For the Last Time, It’s Not Okay to Say, “Your Welcome.”

I was behind a truck recently that had a cool LED lighted border around the license plate. Little red lights danced around and framed the driver’s message.  Here’s what this driver had displayed on his flashy license plate border:

“If your reading this, than your to close.”

Do you see what I saw? Not one, not two, but four typos! The message should read: Continue reading “For the Last Time, It’s Not Okay to Say, “Your Welcome.””

Are your emails to customers as good as this email I got from Nik Collection?

Some of  you know photography is my passion. Whenever I can steal away to take photos, I seize the opportunity. I had just such an opportunity yesterday.

Yesterday afternoon, after wrapping up a big and successful project for a client, I sat down to edit some black and white photos from my family’s Thanksgiving dinner. Earlier this week I updated my iMac to OS X Yosemite, Mac’s latest upgrade. To my horror, and I mean absolute horror, my photo editing software was not compatible with Mac’s latest upgrade.

After a couple of moments of sheer panic, I realized that certainly there was a quick fix for this. I’d either remove the Mac upgrade or I’d contact the photo editing software maker and get this sorted out. So, I emailed Nik Collection and explained my problem.

Within an hour or so, I got this reply from Nik Software (You’ll need to click the image to enlarge)

Screen Shot 2014-12-12 at 9.34.08 AM 2

Nik Software blew me away with this email response. Here’s what I like about it.

  • It was a quick. I fully expected to have to wait 2 or 3 days for a response. So many of my corporate vendors take days to respond, so my expectation for a quick response from Nik was low.
  • They proactively also emailed my business email address. I sent the email using my personal gmail account, but I must have also had my business email on file. Nik, perhaps thinking I might have quicker access to my business email, also emailed me at work. That really helped me out as I was sitting at my work computer when the email arrived. This literally wowed me.
  • Instructions were clear and easy to follow. The simplicity and clarity of the instructions to solve my problem were right on the mark. I was able to instantly follow the links, upgrade my software and boom – have access to my video editing suite.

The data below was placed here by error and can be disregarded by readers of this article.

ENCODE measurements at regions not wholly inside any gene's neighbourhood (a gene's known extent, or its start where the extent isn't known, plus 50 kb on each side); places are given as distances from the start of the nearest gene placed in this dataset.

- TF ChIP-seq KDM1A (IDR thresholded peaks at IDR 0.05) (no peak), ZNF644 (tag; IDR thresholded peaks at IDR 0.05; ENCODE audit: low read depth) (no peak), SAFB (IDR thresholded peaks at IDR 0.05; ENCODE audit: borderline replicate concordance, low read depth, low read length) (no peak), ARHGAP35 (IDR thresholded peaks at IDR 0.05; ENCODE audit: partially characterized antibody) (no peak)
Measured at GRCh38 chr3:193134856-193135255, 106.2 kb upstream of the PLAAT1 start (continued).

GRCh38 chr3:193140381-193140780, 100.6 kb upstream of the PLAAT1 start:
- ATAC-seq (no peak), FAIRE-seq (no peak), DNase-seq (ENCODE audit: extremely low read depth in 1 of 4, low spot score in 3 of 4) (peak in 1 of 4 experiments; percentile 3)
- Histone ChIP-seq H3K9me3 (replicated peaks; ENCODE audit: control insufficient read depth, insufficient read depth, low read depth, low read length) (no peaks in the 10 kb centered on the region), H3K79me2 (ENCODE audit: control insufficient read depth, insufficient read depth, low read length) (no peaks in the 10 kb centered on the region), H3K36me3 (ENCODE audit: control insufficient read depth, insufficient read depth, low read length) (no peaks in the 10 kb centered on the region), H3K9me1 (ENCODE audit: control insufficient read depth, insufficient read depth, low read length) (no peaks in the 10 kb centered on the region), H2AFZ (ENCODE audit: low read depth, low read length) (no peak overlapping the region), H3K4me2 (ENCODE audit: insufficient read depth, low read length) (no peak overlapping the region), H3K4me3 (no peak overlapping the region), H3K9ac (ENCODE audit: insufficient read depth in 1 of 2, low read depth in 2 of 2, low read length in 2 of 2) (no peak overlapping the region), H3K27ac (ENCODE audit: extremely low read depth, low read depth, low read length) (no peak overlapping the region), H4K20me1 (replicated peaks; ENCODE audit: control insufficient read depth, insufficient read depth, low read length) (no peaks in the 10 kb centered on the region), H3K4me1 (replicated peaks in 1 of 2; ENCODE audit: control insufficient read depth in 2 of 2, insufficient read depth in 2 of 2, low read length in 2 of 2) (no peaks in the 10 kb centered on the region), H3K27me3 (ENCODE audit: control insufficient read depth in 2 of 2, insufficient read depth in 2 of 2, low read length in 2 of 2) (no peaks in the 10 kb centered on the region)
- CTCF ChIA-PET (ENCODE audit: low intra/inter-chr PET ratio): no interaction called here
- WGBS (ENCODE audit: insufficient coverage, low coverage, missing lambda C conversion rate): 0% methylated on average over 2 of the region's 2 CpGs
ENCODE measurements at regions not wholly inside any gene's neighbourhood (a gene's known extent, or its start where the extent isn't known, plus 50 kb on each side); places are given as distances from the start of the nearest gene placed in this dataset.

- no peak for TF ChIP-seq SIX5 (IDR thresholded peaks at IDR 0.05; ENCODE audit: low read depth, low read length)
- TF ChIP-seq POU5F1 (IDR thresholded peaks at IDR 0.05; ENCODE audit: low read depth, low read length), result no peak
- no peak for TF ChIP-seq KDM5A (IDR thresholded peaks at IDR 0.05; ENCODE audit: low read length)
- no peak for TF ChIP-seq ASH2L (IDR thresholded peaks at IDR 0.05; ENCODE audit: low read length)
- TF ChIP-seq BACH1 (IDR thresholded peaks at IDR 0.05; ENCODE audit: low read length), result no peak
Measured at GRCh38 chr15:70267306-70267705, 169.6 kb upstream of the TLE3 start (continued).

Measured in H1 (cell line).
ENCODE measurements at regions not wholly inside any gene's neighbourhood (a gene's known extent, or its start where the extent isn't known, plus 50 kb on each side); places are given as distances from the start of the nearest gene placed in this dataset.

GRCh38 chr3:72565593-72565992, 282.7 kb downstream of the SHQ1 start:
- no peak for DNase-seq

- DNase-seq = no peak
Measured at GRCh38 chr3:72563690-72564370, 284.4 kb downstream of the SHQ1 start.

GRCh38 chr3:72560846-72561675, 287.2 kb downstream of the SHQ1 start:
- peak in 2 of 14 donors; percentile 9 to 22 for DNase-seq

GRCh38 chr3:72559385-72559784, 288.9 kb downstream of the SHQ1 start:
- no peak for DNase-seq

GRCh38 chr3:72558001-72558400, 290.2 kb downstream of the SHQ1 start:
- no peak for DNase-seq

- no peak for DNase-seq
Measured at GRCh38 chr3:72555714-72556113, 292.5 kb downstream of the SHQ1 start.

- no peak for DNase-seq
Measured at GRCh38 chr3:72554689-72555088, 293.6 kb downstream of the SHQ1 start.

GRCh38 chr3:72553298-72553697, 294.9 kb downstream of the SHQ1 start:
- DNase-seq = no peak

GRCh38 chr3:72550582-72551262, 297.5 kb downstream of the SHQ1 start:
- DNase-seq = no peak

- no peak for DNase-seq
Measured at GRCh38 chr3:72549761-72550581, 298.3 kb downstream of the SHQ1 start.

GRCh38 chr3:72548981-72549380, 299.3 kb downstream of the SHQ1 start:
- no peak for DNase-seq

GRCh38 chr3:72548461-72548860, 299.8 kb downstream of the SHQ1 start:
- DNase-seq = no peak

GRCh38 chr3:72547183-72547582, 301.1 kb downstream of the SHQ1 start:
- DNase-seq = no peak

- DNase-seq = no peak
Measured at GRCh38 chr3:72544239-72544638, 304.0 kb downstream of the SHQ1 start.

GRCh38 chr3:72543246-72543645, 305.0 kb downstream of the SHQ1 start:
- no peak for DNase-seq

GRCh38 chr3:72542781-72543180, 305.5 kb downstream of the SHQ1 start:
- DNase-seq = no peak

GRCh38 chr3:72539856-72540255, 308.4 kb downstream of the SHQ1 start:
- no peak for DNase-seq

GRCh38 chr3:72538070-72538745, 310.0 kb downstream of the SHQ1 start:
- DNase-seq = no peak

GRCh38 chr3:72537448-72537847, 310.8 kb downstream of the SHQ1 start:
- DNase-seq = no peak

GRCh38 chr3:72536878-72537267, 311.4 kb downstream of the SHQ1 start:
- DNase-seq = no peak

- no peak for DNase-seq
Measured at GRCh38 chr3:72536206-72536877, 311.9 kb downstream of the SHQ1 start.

• There was an option to reply to the email. I don’t have to tell you how rare it is today to be able to reply to a customer service email. Companies don’t want you to email them back. They’d rather you go back to the website and fill out a tedious form.
  • The email offered an apology. “I am sorry you are experiencing problems with your Nik Collection product keys.” I perceived this as a sincere apology and that impressed me.

How do your customer service response emails measure up?

Pull out one of your email responses to a customer. How does it measure up to my reaction to the Nik Collection email? Does your email surprise and delight customers? Or does it frustrate customers?

Here’s what I want you to do.

Look for ways to make the customer experience over email as quick and smooth as possible. And add a little surprise and delight when you can. When you do, you’ll make someone’s day with your great emails and you’ll have people bragging and blogging about you!

Here’s one of the photos I recently edited with my Nik Software (My niece on Thanksgiving)

Thanksgiving 2014-6



Before You Send That Email to a Customer…

Last week I talked to you about how to ruin your corporate reputation in just one email thread and I shared an email exchange that just takes the cake. I got a lot of reaction from that blog post. People were utterly appalled at the content and tone of the emails a company representative sent to a customer.  Many asked for permission to share my example with their employees. Lots of Customer Service Supervisors and Managers emailed me asking for tips on how to ensure their employees are not sending out bad emails to customers. One thing’s for certain: People are concerned about their email communication with consumers.

For those of you concerned with how your employees are communicating with customers over email, I am holding a 90-minute webinar entitled “Before You Hit Send” to help companies craft professional and friendly emails to customers. The webinar will be held February 16th at 1pm ET. If you miss it, you can get the recording. Below you will find the details.